Saturday, February 18, 2006
ESDC appeals decision, says loss of lawyer puts Atlantic Yards project on hold
Now, with the potential loss of attorney David Paget, "the order of the court below has brought the environmental review process respecting the Atlantic Yards project--and thus the project itself--to a screeching halt, since experienced outside counsel is required for a project of this nature," said ESDC attorney Douglas Kraus in a statement filed with the appeal of Justice Carol Edmead's decision.
What about finding a new lawyer? Well, said Kraus, relatively few such qualified counsel exist, and three are already working for other parties in this case: two for Forest City Ratner and one for the Metropolitan Transportation Authority. He asked for an expedited appeal "in the interest of fairness," and called for a schedule that would lead to an oral argument before the state appellate court during the week of March 6.
A factual twist in the legal case
As shown by Edmead's narrow decision upholding the ESDC's right to approve the demolitions proposed by Forest City Ratner, what's legal may remain questionable. While Edmead's disqualification of Paget may seem intuitively right to those objecting to the "collaborative" relationship between developer and state agency, it may not rest on solid legal ground. The judge herself said from the bench, "I don't doubt that the court's determination may not stand."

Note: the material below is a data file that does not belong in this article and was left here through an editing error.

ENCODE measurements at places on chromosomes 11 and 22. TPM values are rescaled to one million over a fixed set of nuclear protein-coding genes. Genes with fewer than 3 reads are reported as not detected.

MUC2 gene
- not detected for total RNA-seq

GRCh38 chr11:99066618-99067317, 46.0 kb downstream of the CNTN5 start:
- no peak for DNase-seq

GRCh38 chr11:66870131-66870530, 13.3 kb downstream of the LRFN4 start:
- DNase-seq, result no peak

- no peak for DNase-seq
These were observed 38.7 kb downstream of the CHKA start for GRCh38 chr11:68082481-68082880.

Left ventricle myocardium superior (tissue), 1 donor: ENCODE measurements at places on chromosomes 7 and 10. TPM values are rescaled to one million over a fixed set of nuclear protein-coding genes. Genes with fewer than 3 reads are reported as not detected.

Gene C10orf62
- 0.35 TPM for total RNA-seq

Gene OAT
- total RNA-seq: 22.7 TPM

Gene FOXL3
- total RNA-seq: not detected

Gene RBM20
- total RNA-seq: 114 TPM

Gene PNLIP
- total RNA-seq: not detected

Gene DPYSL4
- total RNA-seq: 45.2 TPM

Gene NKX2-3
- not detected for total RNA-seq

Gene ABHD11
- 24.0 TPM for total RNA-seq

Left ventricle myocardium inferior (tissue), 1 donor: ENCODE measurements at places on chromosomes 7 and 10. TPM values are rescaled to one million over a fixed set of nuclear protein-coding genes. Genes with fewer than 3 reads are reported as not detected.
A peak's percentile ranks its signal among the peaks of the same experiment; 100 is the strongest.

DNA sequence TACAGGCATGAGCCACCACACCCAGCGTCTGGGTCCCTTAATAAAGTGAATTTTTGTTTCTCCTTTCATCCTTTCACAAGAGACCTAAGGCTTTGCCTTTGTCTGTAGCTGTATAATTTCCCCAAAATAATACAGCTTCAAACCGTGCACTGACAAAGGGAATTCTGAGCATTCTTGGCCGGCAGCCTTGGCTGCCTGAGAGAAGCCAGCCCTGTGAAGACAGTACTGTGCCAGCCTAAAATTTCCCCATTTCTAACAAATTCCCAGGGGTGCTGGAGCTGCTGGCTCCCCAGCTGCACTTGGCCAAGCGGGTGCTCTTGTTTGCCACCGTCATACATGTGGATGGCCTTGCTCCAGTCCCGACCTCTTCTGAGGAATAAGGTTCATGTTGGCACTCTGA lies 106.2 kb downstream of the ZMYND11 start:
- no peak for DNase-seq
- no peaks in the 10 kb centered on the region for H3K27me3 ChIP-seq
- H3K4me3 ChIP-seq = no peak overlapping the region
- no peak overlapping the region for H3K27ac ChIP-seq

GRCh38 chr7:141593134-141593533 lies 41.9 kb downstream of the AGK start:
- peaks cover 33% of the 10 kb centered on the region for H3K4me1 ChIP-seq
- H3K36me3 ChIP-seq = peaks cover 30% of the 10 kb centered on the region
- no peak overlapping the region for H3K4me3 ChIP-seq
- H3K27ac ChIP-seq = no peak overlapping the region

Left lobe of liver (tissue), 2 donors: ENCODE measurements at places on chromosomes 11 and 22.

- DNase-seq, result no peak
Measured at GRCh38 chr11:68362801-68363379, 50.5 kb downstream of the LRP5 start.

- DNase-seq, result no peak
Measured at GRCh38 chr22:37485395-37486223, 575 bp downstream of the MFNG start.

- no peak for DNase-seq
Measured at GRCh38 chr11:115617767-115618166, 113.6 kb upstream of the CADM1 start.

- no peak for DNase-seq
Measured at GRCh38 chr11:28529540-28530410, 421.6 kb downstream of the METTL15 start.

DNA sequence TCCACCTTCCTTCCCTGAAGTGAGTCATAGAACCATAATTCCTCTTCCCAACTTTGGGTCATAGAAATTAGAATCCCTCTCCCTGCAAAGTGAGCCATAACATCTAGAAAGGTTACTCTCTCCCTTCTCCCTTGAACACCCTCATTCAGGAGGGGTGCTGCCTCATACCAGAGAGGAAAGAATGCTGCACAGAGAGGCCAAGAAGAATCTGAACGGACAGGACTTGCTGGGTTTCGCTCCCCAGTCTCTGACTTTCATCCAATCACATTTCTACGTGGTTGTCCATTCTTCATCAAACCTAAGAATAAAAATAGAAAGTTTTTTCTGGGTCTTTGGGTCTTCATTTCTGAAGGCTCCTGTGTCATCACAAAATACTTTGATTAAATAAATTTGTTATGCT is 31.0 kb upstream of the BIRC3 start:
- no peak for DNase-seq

While the case law undoubtedly will be argued in competing memoranda of law, the memorandum initially filed by the ESDC makes the case that Edmead misread the documents in asserting that Paget was retained by ESDC in February 2005 and thus was representing both parties at the same time. Rather, Kraus argues in the memorandum, there was no such formal retainer, just the signing of a cost reiumbursement agreement, which actually occurred in February 2004.
Rather, Paget worked for Forest City Ratner through September 2005, then went to work for the state agency the next month--but never for both parties simultaneously. The issue, though, is broader: whether there is an apparent conflict of interest as well.
Edmead wrote, "The Court does not question respondents' contention that it is normal procedure for the applicant to pay for ESDC specialists. However, that does not obviate the obligation to avoid any conflict of interest"--a conflict stemming also from the "oft bottom-line, profit-making pursuits of real estate development corporations" and the "valid environmental interests of the ESDC." Since that pattern may be typical for such large development project, the appellate court must decide is whether it's inappropriate.